Most of the guests in the home also teach young visitors in their different fields, by giving violin, piano or clarinet lessons, in Reg’s case it is lessons about opera. At the suggestion of Wilf, Reg compares opera to rap music, in order to make it more accessible to his students to amazing results, since whereas in opera the performers sing about their impending death, rappers talk about it in rhyme.

News buzzes around that a new guest will be arriving that very day. The new guest turns out to be none other than Jean Horton, the missing soprano of the Rigoletto recording and Reg’s former wife, who ended their relationship on very sour terms. Reg is furious at the arrival of Jean, because he had specifically requested that all new guests should be sanctioned by him, particularly Jean, whom he would have never admitted into the home.

Jean tries at first unfruitfully to mend things with Reg and in the ensuing conversations her infidelity arises as well as her past marriages but Reg comes to understand that all that is past. In the meantime, Wilf and Cissy convince Cedric that reuniting the Rigoletto quartet for the Verdi Gala shall bring all the necessary income to save the home. Enchanted with the idea they convince Reg first to yield his objections to perform with Jean again, however she is a different case, she has given up singing a long time ago and has decided never to utter a note again, because her career ended in rather uneasy terms because of the critiques.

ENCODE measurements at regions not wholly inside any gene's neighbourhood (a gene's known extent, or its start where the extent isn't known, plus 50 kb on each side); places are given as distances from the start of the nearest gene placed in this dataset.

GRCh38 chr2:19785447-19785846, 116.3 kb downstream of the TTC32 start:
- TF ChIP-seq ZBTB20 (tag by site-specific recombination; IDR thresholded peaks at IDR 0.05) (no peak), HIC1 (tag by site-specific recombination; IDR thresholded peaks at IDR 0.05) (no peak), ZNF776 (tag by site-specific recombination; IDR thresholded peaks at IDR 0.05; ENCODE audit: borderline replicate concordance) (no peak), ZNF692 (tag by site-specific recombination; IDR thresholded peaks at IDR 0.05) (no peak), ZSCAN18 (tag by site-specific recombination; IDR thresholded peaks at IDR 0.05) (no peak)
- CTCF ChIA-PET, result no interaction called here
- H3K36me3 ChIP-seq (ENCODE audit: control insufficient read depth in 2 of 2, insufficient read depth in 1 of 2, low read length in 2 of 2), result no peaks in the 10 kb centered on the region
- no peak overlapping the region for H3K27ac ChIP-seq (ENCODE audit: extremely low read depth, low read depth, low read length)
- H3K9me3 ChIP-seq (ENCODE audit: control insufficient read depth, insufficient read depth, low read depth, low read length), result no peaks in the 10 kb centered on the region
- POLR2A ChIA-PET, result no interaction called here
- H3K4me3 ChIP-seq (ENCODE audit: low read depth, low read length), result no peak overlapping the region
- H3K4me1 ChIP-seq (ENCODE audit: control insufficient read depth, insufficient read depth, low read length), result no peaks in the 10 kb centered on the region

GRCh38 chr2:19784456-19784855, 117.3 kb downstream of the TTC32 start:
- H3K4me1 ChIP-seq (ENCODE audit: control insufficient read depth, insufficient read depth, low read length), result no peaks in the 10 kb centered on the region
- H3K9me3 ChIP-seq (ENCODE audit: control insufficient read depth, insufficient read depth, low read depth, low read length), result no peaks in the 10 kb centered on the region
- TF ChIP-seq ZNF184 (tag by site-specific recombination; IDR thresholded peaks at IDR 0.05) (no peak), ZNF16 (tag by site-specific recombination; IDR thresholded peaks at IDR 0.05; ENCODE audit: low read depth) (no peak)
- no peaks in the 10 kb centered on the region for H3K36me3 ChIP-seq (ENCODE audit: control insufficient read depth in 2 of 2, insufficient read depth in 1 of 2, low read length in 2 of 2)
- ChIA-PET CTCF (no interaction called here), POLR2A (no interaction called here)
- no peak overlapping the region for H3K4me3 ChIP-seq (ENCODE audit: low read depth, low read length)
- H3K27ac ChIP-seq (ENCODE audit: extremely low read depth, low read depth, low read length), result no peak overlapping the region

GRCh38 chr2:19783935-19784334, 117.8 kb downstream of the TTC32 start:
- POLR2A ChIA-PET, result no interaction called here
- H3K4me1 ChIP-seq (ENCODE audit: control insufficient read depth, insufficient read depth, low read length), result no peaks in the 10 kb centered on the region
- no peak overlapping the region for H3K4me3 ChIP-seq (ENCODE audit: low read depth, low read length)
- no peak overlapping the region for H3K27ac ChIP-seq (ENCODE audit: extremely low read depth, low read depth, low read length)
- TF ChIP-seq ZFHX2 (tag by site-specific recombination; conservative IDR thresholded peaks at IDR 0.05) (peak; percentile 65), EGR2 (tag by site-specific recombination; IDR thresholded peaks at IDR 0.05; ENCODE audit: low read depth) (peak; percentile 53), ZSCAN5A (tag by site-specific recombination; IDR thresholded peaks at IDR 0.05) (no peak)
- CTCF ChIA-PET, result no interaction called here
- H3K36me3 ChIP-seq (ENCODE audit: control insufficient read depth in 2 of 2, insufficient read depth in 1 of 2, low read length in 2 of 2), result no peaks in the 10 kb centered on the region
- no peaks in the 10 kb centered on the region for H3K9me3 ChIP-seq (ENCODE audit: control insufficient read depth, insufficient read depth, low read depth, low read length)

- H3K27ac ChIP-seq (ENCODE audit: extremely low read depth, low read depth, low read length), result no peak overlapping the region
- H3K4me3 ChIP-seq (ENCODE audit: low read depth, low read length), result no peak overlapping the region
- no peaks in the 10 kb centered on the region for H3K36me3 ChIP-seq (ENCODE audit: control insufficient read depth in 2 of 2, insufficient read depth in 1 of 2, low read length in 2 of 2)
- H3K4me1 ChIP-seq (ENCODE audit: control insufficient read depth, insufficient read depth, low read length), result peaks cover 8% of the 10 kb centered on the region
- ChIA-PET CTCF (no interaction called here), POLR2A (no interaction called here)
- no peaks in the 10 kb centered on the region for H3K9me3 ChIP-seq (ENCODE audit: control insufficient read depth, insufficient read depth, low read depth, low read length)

Cissy takes the CD of their old recording to Jean to hear and inspire her to sing again, but Jean becomes violent and attacks Cissy, which only aggravates her already delicate senile condition. After recovery, Jean apologises and is finally convinced to sing in the quartet from Rigoletto, “Bella figlia dell’amore”, after learning that Anne Langley shall be singing “Vissi d’arte” from Tosca, to which she answers “over my dead body”. The group prepares for their performance and moments before their curtain call, Cissy is about to walk out the door, saying that she has to go back to her family (who are all already dead), but Jean manages to salvage the situation. During her conversation with Cissy, Jean comes to regret all the misdeeds she did to Reg and admits that she is still in love with him, which is overheard by Reg.

Just as the recital is about to start, the director of the home is amazed at the energy displayed by the guests of the home, for whom the idea to rehearse and play before an audience, brings life back to them, leading her to the conclusion that old age and art go together. As they are about to enter the stage, Reg asks Jean to marry him again.

REVIEW:

Man, when I get old and senile and need to be put into a retirement home, please let it be like the one in Quartet, instead of the ones we see and hear horror stories about. Hmmm…I wonder why no one has made a horror movies based on a retirement home, yet? Anyway, let me warn you now, if you’re not a fan of opera, or at least can stand it, you’d probably be best avoiding this film.

What is this about? A trio of retired opera singers’ annual celebration of Verdi’s birthday sours when their estranged fourth member shows up but refuses to sing. Tensions rise and diva drama erupts — will personal problems prevent the show from going on?

What did I like?